I am a DIY newbie... I am finding building subs completely frustratingly fun... Here are some issues I have run into... Maybe it will help you in the future...
- Make sure you have the proper tools. Circular saw with guide, router, jigsaws at minimum; a table saw would be really nice. Real nice.
- If you use a circular saw, verify that the saw blade is set at 90 degrees by cutting test pieces. Stand the piece on edge and see if it perpendicular. If it is not, the glue won't have much to hold on too. You don't want to see the sub split along the seams under pressure. It is not nice.
- Don't let the stores cut the wood for you... Their saws are never accurate. You will cry when you find one piece is 19" on one edge and the other end is 18-7/8" and nothing lines up.
- This is really important. the largest pieces of the build should be slightly oversized. Maybe 1/4".. It is a LOT eaiser to trim oversized pieces with a router than to build up a piece that is too short.
- Measure twice, cut once... Repeat. Repeat again.
- If you use T-Nuts or Hurricane nuts, use Gorilla glue to hold it in place. Otherwise you will need a real gorilla to tear the box apart to remove a driver that is stuck because you have a nut that is free-spinning behind the driver.
- Don't just arbitrarily drill holes in the cabinet until you know what size bolts the speaker will take. Just because one speaker uses 10/32 bolts does not mean another driver the same size will accept it. I found out Polks will only take 8/32 bolts unlike DA's 10/32.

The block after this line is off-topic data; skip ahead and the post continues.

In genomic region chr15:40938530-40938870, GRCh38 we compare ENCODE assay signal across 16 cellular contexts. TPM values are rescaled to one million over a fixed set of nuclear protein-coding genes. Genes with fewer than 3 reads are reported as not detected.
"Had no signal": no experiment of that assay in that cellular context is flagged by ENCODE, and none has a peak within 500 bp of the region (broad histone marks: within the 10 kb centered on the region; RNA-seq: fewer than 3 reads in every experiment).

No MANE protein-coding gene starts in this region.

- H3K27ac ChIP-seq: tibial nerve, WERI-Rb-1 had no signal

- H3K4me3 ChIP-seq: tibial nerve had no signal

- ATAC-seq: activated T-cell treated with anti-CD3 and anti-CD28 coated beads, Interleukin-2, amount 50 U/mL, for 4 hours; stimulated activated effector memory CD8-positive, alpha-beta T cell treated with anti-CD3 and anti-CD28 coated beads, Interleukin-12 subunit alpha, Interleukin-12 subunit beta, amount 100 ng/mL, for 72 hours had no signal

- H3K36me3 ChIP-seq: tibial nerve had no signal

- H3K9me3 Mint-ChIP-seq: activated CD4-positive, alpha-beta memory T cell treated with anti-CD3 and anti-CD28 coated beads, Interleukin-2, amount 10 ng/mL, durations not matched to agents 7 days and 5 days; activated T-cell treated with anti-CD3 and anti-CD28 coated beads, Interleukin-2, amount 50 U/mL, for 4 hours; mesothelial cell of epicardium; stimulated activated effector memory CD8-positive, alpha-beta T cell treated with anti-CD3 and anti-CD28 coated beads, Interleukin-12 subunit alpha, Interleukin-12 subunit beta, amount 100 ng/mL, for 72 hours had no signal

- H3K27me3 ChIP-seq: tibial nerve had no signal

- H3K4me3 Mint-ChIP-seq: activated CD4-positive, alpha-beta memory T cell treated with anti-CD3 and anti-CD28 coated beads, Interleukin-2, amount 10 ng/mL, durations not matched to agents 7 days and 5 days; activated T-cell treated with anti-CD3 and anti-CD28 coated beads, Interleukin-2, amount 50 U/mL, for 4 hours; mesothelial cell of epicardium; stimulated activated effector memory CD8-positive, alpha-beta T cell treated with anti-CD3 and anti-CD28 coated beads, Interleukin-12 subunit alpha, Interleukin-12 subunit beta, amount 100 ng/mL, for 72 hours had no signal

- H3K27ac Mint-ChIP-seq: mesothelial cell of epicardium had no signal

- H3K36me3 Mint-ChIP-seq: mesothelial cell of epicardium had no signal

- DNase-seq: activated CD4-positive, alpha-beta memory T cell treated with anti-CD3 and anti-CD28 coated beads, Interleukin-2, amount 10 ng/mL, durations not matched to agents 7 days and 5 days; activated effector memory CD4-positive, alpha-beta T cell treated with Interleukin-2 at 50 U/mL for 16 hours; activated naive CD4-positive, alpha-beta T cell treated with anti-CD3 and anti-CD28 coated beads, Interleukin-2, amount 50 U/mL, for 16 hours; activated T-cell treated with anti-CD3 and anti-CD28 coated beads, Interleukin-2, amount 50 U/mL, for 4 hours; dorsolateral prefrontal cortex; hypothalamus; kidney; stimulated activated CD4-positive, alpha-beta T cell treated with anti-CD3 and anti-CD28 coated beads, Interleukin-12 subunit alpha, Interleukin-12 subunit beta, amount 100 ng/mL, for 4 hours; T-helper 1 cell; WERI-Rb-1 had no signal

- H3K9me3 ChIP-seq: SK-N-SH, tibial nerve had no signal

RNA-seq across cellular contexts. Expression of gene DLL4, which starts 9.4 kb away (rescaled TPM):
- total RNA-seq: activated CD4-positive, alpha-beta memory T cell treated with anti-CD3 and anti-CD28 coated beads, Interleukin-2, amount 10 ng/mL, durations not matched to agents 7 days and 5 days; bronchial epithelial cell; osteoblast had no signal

- When cutting out driver holes, make it a tad bigger than recommended. After applying paint, you may be surprised the perfect cut is no longer perfect. My DA RSS390HO-4 is now a permanent fixture in my cabinet.
- When you primer MDF, use a sealing primer, such as Zinnser BIN Shellac primer. Do NOT user odor-free (water-based) primer, painting solvent paints over it will cause really bad wrinkles. You will see your finish age before your eyes. The canned version of the primer is a lot easier than using aerosols. Take my word for it. You apply it with a small 6" roller. It dries after an hour, reapply. After a few coats, sand it down with 220 grit paper using a random orbital sander. The finish is real smooth, plus it is not as messy as sprays. , the box looked better with the primer sanded down than the finished results.
- Painting is harder than veneering. It leaves a big mess with overspray. Removing overspray from a car is NOT my idea of fun.
- Finishing to a mirror smooth finish is very time consuming. You have to apply a primer, sand smooth, repeat until no unpainted surfaces appear. After applying a few coats of gloss paint, I chose to sand it down smooth and then polishing it with rubbing compound, polishing compound and then car polish. This will be a looong process.
- Do not use steel wool if you will be using any water based product to finish the box. Any steel fibers in the finish will start to rust. What may look nice now, will be ugly as the finish starts to look like it's getting chicken pox.
- If you use lacquer based paint, do not even think of finishing it for a month. Lacquers take a looooonnng time to cure, months even. If you sand too early, the paint will come of in chunks and adhere to the sandpaper, gouging the finish. When you sand lacquer, it should be removing like dust. If not, it ain't ready for sanding